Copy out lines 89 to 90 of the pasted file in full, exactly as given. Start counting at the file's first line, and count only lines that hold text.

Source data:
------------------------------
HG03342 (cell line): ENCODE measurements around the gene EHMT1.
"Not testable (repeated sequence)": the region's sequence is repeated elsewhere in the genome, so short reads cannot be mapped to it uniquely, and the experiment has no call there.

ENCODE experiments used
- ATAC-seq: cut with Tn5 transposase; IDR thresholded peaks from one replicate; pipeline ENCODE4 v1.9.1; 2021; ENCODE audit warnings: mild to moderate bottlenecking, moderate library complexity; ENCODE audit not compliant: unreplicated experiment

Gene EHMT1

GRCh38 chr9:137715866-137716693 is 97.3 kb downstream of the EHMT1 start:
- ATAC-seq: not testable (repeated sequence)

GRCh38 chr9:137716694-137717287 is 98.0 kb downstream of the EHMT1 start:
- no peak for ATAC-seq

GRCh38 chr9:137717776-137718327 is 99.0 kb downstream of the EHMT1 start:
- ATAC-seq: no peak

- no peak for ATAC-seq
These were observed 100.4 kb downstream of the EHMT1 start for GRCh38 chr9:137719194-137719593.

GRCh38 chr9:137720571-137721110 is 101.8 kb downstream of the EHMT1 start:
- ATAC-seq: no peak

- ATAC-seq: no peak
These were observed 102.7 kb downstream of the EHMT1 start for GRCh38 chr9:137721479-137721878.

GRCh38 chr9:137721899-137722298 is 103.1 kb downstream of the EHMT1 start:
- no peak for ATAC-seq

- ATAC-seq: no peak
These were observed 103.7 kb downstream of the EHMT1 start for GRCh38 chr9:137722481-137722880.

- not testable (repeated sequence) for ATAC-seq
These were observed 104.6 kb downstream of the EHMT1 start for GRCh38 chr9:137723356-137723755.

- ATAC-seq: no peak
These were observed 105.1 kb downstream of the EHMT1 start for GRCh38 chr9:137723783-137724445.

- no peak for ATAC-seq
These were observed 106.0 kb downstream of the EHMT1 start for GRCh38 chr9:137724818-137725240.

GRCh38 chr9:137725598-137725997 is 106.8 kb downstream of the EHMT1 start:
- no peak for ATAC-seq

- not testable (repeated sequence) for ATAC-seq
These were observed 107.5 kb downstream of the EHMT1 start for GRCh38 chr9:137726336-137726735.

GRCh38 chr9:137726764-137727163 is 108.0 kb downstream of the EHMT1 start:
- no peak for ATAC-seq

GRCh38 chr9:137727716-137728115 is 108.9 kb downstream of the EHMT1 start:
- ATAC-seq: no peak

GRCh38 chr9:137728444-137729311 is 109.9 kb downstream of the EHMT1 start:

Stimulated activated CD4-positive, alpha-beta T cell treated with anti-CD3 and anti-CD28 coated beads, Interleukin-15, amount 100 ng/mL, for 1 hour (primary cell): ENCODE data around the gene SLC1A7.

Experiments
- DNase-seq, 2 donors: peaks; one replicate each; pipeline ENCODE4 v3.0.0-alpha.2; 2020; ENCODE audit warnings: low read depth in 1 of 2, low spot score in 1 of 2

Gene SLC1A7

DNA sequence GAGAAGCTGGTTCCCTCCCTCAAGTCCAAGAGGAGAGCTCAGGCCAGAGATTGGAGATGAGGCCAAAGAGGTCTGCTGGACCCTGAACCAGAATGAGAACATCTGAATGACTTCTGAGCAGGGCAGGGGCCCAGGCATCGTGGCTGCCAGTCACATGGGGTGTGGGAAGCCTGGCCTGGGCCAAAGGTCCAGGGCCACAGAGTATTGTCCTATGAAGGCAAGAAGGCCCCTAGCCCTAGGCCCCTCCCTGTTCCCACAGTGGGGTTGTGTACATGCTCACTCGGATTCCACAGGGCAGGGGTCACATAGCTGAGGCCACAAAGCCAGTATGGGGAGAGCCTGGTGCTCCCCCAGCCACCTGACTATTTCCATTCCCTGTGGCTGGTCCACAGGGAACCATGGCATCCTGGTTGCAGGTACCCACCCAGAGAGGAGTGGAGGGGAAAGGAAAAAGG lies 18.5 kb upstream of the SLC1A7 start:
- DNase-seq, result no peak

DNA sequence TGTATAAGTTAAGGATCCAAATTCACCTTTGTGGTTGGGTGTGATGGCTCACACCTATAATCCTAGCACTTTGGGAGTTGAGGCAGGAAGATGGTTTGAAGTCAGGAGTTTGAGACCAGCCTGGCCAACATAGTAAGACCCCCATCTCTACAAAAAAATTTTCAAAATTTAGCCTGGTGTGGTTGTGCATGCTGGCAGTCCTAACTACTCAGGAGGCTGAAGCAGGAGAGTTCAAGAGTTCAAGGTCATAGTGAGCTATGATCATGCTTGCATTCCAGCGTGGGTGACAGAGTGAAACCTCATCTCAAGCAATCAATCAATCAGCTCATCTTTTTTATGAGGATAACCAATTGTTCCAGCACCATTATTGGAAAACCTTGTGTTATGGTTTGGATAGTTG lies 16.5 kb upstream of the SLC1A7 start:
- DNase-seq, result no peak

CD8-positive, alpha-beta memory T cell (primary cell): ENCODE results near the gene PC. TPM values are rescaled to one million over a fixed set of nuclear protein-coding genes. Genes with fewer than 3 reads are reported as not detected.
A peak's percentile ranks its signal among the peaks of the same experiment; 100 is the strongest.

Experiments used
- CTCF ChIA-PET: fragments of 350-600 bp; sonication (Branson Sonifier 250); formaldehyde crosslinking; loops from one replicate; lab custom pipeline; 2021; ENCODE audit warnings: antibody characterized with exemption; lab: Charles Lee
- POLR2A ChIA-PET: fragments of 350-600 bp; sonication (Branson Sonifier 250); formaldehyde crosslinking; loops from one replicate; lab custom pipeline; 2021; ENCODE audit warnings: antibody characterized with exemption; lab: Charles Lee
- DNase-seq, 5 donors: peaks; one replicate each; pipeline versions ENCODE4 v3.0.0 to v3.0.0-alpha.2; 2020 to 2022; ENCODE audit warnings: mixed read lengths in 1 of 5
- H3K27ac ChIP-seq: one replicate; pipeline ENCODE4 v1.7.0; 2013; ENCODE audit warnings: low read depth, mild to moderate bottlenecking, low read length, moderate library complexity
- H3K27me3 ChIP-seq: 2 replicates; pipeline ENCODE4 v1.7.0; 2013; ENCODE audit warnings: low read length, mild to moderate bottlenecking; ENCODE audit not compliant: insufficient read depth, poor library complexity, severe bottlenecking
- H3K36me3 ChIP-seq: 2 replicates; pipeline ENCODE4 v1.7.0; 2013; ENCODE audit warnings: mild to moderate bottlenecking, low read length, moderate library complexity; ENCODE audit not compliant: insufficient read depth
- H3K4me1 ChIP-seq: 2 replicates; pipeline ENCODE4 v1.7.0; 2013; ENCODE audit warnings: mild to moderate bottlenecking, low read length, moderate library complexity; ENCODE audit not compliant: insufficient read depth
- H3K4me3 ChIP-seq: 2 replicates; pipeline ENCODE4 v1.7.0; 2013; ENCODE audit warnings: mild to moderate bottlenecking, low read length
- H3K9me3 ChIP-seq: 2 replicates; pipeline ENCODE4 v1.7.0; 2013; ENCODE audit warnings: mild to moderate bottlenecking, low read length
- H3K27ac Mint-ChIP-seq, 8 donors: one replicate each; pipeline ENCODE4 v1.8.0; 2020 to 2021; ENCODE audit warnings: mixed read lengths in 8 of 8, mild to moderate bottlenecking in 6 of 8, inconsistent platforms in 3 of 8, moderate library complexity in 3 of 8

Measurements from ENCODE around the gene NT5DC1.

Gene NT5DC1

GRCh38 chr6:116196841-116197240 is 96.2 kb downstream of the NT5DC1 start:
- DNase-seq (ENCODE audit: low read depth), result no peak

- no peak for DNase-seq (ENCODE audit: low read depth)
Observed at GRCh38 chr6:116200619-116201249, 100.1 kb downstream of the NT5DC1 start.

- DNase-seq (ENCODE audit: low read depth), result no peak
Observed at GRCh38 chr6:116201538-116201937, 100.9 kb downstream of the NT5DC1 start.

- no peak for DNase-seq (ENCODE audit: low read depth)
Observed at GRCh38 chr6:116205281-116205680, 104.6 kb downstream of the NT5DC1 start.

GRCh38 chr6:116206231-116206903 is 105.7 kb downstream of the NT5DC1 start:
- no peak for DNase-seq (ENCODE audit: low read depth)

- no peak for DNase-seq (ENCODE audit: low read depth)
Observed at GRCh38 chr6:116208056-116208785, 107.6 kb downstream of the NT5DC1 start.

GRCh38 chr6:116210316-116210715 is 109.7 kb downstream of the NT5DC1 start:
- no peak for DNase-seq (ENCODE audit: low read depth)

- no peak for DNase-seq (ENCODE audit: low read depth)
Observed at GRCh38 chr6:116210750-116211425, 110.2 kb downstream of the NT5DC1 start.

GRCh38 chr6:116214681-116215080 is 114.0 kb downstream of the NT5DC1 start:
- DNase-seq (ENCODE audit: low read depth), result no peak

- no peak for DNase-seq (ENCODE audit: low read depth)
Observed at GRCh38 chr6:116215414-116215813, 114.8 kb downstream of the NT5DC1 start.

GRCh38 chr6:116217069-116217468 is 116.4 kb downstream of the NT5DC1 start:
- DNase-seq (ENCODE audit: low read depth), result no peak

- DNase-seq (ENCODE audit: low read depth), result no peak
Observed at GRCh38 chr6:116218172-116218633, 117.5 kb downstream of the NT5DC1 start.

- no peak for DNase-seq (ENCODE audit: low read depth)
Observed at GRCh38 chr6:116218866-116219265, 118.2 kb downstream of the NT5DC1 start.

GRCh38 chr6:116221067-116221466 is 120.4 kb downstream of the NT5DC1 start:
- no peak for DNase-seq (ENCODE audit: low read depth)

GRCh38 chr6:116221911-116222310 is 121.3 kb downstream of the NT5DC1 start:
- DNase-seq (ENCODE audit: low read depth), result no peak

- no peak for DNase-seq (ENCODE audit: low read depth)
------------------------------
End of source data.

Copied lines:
- DNase-seq (ENCODE audit: low read depth), result no peak

- no peak for DNase-seq (ENCODE audit: low read depth)